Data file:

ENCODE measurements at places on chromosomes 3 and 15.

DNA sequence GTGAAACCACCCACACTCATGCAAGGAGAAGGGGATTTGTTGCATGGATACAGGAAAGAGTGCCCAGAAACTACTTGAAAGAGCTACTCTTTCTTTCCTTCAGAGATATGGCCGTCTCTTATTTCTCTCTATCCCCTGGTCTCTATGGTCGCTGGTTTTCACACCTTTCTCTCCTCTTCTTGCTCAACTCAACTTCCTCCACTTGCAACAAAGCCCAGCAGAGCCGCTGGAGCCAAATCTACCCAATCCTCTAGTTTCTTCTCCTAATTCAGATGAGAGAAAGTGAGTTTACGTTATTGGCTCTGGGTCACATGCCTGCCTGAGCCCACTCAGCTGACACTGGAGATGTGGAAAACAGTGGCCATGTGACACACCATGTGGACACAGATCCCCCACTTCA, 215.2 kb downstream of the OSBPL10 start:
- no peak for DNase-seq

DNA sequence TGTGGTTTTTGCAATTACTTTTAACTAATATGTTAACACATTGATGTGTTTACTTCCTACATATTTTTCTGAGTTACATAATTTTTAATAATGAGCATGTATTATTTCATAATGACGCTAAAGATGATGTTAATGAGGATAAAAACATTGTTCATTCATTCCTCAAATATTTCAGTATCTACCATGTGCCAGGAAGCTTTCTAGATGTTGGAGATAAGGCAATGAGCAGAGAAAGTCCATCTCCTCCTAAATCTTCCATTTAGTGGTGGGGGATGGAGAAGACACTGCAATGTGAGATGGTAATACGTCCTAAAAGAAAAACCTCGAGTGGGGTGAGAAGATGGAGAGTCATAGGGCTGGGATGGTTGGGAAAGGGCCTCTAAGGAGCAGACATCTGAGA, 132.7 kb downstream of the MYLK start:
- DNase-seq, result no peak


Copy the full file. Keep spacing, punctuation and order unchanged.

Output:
ENCODE measurements at places on chromosomes 3 and 15.

DNA sequence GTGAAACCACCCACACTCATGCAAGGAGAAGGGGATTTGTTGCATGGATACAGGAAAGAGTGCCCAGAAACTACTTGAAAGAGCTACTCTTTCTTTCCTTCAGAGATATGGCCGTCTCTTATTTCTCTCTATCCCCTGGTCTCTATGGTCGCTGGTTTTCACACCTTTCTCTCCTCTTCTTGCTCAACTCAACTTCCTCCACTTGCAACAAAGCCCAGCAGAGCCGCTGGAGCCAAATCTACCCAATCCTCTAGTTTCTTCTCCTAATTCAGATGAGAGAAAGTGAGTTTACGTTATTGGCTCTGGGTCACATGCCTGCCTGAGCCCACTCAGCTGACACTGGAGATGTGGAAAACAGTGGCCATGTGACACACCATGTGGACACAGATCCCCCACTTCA, 215.2 kb downstream of the OSBPL10 start:
- no peak for DNase-seq

DNA sequence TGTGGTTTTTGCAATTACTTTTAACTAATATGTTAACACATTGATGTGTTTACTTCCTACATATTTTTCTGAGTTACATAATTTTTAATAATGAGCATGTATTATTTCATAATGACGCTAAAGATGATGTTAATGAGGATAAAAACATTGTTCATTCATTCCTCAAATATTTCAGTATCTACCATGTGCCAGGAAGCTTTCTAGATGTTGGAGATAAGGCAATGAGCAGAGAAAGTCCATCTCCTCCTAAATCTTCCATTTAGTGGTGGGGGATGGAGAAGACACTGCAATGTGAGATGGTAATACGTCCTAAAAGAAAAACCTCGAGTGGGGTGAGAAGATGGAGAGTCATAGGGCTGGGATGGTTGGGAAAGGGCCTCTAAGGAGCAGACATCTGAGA, 132.7 kb downstream of the MYLK start:
- DNase-seq, result no peak